In another lesson plan they have developed, teachers bring in different local fruits and other foods for the student to taste and discuss. Whatever the student’s level, he or she can have challenging conversation practice with the teacher. They discuss the name and geographic origin of the fruit, and its uses and seasons. “This was quite possibly the noisiest session we’ve done!” Chrissie reported, “Participation was enthusiastic, motivated and fun. It brought out the confidence in knowing that they (the Spanish teachers) were planning a lesson using vocabulary that they inherently know.”
We also have gotten feedback from basic-level students that the teachers, none of whom speak any English, struggle to explain concepts in ways the students understand, without using Spanish to do so. To teach the teachers how to explain concepts to basic students, Chrissie taught an entire class in English! Using a ball and a box, she taught them prepositions in English without using any Spanish to explain. By the end of the class, not only did the teachers better understand how to use gestures and very basic words to teach concepts—they also are very good at prepositions in English!
Dear GlobalGiving donors,
Thank you for your continuous support and donations to our “Teach to Teach” project. Your donations allow us to continue providing teacher support to our Spanish teachers as they grow their Spanish school and become confident teachers.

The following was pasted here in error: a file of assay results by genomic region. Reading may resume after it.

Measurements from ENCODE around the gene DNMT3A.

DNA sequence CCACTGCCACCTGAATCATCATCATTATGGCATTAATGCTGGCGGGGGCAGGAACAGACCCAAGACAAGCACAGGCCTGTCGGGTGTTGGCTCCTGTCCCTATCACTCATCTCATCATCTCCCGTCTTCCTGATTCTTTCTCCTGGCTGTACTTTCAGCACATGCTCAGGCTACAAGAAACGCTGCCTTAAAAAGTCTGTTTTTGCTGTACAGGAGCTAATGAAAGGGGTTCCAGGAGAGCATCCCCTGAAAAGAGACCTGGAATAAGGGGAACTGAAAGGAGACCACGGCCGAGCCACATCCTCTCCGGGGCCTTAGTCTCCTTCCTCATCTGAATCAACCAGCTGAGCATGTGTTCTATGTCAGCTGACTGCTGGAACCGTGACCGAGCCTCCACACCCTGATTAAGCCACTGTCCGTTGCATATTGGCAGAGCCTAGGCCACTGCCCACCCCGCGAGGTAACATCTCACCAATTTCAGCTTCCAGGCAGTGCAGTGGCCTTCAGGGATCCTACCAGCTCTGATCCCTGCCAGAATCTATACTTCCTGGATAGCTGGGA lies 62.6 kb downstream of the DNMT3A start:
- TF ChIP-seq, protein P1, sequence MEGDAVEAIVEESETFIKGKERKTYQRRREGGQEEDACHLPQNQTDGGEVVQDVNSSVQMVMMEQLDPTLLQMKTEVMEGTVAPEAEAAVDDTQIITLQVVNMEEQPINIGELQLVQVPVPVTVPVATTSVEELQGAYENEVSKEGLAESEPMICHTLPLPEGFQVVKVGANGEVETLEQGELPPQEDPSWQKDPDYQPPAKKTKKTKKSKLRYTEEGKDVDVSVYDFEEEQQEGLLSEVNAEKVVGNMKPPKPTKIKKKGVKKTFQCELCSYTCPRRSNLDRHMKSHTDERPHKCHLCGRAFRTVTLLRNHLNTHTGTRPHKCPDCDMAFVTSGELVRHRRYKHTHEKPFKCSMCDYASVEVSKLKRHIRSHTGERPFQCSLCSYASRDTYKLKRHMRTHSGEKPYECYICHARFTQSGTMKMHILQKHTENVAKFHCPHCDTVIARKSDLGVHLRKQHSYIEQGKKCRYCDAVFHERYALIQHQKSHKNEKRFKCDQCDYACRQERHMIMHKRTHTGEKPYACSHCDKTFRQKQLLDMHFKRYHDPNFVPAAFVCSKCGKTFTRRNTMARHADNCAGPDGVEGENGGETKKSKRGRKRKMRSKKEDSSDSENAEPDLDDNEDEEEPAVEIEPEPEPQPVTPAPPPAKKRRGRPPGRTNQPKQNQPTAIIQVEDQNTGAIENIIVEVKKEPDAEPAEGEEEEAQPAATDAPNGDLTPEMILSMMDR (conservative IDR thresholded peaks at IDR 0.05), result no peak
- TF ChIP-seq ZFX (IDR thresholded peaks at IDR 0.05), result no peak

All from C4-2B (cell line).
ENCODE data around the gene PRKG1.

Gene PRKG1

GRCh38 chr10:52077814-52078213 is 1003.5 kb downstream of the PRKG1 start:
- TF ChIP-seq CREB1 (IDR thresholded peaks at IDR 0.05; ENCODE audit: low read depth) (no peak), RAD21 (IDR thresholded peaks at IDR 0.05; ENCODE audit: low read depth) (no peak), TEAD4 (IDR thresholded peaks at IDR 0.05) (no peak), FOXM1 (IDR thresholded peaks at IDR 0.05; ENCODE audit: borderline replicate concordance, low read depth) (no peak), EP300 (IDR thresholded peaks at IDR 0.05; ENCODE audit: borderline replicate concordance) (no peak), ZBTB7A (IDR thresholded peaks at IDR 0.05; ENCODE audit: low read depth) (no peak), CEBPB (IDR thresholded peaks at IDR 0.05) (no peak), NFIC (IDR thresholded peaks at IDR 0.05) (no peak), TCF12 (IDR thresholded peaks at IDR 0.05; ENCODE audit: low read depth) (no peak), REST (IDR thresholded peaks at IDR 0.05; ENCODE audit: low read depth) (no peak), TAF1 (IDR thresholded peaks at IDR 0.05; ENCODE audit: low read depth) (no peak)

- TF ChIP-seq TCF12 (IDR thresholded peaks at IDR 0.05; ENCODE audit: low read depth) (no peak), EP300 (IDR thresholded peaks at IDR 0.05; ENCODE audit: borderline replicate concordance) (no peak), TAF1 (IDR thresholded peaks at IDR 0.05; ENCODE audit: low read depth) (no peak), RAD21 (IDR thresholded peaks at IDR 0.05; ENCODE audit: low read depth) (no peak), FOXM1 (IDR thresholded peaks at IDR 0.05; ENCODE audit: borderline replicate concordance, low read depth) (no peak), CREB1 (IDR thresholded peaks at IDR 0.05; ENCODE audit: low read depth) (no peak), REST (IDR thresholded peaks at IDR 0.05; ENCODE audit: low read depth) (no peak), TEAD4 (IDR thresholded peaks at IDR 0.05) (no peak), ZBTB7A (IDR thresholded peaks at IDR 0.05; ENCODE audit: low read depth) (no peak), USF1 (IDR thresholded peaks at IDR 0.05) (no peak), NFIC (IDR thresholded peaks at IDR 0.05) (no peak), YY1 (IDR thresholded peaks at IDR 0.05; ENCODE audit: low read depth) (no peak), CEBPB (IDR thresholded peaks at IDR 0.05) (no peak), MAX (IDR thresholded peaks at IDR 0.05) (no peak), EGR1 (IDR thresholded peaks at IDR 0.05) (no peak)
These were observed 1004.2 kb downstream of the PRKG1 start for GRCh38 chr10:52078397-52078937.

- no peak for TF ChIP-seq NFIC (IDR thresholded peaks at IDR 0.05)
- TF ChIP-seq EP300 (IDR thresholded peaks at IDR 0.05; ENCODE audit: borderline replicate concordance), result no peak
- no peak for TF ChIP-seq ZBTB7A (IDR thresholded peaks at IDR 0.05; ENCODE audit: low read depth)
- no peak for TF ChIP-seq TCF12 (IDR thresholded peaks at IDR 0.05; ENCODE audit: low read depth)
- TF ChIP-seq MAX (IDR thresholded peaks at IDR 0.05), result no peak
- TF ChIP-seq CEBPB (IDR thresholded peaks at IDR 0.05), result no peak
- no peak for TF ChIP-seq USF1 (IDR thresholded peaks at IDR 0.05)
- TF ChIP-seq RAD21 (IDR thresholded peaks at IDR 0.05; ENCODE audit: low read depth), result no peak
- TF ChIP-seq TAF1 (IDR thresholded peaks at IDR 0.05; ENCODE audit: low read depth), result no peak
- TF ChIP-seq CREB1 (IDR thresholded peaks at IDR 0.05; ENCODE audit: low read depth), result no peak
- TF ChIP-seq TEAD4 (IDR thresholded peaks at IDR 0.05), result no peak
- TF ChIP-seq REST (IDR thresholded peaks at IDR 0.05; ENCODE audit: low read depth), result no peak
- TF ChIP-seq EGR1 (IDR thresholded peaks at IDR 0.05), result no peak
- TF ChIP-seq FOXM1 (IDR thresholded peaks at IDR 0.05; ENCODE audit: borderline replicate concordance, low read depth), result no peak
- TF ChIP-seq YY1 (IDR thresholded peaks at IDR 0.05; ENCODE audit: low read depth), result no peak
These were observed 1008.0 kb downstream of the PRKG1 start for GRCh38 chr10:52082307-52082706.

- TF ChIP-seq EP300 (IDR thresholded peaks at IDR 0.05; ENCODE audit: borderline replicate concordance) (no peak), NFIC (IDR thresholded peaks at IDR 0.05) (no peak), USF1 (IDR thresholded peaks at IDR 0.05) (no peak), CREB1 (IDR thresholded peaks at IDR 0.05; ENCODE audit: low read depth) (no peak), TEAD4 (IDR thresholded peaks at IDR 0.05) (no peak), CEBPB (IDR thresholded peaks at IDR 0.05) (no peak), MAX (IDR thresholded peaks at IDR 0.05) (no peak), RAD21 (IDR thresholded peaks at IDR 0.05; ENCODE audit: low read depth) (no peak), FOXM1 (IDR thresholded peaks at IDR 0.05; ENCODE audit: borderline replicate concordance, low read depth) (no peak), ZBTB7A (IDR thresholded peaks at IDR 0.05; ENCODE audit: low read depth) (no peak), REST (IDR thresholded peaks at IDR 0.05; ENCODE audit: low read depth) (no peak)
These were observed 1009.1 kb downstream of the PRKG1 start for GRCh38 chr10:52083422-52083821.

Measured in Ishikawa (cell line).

Recently, our teachers participated in an incredible teacher training. Chrissie Ellison, an Englishwoman living nearby in Peru, with a lifetime of teaching experience behind her, and a certificate from Cambridge University in teaching English as a Second Language, led a true “Teach to Teach” teacher training course. She gave 20 sessions focusing on a plethora of topics that include the importance of phonetics, how to plan a lesson, and how to practice concepts and evaluate progress of students. As part of the course, Chrissie and the women assessed what teaching materials would be most useful to them. They used donations from GlobalGiving to buy teaching materials like books and posters.
Aby, a Spanish teacher beautifully articulates the impact of the training on her and the members of the Spanish cooperative. “Before Chrissie’s course, all of us approached our work as teachers as individuals. We now want to go forward as a team to ensure the success of the Awamaki Language Centre. We understand that this might mean putting in extra unpaid hours to learn and improve, but we hope that this will bring larger rewards in the future.”
With your support, Awamaki continues to support ongoing trainers for the women in order to enrich their teaching strategies and the classroom atmosphere for the students and teachers alike. These experiences boost the women’s self-confidence in their teaching, increases their awareness of practical, dynamic approaches to teaching effectively, and create a greater sense of community among the women. The women built up great rapport with Chrissie, understood the value in her teaching methods, enjoyed making and using new teaching materials, and immediately started to put in place some of her teaching techniques. Since the end of the course, the teachers have met weekly to reflect on their instruction and to share helpful insight on teaching.